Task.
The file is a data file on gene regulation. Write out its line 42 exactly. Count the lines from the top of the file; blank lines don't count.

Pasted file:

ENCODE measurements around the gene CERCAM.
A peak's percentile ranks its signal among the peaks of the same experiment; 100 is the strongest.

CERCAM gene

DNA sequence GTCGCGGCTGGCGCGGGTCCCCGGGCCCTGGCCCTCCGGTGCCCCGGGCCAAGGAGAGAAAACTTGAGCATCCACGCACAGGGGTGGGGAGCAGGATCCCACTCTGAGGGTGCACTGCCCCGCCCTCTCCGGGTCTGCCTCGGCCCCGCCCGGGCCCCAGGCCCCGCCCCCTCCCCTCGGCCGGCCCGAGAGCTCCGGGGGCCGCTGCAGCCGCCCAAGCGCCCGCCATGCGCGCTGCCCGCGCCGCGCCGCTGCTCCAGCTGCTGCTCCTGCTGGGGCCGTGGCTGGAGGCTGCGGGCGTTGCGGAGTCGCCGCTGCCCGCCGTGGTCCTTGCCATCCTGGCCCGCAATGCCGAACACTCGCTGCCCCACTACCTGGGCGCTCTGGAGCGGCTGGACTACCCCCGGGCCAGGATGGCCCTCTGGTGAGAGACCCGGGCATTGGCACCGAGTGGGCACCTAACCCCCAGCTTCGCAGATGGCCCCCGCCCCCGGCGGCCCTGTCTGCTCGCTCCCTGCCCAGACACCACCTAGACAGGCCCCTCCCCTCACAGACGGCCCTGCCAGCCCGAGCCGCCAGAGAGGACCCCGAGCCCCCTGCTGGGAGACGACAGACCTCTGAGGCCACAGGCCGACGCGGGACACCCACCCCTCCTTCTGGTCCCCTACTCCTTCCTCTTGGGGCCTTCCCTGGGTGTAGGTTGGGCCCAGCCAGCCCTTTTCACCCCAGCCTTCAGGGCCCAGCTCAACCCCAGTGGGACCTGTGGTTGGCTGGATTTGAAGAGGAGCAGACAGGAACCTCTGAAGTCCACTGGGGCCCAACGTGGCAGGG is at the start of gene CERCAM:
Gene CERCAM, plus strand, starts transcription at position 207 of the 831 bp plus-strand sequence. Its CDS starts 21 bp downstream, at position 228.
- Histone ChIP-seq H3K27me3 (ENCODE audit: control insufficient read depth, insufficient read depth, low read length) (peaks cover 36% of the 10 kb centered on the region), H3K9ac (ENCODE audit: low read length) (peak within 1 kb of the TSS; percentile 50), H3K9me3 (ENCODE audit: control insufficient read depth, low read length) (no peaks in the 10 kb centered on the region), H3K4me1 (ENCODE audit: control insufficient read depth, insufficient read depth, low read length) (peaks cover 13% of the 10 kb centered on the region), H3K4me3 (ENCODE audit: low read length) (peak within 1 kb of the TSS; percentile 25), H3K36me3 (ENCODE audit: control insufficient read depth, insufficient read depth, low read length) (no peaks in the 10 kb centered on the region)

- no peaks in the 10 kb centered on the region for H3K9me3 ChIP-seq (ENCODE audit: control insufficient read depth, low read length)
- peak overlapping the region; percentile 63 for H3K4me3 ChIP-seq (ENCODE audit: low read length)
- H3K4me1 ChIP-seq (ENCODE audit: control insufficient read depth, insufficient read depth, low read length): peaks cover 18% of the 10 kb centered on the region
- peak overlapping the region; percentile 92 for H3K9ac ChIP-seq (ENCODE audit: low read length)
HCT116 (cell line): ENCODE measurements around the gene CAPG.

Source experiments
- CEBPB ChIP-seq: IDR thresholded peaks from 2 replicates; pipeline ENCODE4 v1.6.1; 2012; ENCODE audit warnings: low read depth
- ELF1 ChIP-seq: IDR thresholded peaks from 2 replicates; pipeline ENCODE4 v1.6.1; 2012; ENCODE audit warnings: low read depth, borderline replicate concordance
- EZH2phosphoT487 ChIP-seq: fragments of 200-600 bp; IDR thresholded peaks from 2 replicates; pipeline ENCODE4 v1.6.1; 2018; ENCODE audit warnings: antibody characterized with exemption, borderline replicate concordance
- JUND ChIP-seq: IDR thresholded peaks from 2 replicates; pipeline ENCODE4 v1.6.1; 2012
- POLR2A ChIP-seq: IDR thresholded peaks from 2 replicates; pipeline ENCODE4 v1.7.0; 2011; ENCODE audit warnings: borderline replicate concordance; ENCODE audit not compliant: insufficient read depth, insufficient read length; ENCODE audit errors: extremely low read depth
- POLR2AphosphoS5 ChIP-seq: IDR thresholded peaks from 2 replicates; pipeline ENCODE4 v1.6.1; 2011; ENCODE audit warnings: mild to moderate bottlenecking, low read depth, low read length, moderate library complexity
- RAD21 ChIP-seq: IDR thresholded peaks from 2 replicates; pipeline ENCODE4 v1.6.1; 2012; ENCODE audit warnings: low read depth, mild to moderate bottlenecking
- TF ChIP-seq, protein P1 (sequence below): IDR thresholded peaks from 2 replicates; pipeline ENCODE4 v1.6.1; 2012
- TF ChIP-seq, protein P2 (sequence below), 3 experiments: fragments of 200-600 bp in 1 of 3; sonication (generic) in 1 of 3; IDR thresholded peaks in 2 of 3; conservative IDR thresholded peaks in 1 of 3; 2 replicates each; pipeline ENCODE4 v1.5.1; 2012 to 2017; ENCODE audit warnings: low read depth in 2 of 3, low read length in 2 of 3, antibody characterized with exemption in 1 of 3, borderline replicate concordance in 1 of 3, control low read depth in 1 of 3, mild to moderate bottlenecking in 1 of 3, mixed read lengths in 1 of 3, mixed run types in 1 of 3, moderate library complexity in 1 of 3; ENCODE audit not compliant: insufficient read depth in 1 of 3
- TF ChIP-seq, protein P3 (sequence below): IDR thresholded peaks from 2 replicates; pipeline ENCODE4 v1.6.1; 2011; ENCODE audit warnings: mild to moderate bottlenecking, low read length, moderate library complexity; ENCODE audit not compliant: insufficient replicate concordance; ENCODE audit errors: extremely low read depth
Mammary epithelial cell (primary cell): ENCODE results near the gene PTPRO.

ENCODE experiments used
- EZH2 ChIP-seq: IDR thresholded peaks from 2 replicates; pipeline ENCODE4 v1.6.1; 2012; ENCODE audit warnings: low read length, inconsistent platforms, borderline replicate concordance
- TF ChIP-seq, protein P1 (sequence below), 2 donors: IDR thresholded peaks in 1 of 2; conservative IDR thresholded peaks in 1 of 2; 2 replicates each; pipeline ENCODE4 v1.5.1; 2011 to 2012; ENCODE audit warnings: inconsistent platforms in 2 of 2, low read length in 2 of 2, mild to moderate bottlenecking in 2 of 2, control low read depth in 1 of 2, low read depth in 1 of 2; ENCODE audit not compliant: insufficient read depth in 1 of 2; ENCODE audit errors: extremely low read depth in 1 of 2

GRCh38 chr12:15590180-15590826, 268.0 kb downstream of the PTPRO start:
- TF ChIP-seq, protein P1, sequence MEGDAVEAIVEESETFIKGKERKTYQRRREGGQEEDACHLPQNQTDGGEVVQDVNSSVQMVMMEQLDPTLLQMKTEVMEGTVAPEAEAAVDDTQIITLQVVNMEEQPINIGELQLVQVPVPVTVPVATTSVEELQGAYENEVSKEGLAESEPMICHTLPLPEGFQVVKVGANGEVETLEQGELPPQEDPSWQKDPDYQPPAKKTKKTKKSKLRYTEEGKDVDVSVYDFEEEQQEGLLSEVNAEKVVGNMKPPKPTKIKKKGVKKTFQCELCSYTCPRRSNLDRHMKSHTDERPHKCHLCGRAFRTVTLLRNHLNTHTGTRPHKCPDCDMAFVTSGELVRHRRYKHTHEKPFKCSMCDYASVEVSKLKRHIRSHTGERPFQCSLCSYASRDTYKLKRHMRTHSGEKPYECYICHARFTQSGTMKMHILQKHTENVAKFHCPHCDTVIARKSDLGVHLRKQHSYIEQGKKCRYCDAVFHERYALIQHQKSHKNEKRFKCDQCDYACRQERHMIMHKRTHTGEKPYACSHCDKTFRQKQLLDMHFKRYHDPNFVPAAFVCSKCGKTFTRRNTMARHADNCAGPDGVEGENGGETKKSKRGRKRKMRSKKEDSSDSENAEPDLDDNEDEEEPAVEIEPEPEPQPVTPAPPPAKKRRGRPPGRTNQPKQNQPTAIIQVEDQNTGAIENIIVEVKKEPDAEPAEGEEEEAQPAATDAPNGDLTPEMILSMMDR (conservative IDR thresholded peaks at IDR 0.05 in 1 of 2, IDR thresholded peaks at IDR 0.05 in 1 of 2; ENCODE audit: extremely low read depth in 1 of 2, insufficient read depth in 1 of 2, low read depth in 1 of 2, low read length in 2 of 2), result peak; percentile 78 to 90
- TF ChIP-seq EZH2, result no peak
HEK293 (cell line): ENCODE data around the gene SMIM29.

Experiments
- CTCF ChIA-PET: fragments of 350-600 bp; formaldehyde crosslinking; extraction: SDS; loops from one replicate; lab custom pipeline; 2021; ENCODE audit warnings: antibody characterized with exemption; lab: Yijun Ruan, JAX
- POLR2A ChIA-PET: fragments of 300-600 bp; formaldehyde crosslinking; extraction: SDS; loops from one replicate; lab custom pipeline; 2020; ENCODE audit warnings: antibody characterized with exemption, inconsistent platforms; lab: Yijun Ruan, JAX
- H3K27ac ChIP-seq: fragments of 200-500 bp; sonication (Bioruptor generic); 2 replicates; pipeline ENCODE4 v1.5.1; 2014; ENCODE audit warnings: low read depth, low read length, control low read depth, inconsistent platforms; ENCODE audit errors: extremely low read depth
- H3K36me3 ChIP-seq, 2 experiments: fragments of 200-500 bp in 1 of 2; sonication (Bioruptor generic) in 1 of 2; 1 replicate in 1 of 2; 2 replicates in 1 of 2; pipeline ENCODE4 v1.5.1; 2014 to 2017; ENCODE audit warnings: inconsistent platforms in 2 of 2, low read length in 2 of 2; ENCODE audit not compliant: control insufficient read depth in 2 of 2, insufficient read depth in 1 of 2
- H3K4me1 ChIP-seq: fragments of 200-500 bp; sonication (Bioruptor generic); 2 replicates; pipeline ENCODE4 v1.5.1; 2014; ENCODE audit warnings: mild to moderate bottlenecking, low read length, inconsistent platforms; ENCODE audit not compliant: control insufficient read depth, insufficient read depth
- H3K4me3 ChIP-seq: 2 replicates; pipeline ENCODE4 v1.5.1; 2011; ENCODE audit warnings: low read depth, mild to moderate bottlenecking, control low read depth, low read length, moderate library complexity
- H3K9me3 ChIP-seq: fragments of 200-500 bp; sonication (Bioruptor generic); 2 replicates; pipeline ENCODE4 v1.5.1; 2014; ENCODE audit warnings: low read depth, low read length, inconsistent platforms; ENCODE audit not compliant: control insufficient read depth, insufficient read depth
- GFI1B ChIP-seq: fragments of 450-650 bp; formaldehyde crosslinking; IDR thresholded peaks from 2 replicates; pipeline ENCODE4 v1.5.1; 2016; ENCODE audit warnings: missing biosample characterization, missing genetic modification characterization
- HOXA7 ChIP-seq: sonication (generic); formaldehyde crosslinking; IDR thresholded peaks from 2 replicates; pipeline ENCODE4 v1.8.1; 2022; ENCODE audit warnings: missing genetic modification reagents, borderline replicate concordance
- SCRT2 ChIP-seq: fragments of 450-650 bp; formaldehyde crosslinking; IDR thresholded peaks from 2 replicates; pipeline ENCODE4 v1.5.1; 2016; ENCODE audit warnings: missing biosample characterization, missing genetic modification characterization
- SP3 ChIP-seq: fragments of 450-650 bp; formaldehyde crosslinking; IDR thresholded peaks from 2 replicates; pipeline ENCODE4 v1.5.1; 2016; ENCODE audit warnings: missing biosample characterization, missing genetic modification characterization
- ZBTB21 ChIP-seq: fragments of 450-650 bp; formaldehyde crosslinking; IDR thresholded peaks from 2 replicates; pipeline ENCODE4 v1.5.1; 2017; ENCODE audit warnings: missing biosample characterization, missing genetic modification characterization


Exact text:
- SP3 ChIP-seq: fragments of 450-650 bp; formaldehyde crosslinking; IDR thresholded peaks from 2 replicates; pipeline ENCODE4 v1.5.1; 2016; ENCODE audit warnings: missing biosample characterization, missing genetic modification characterization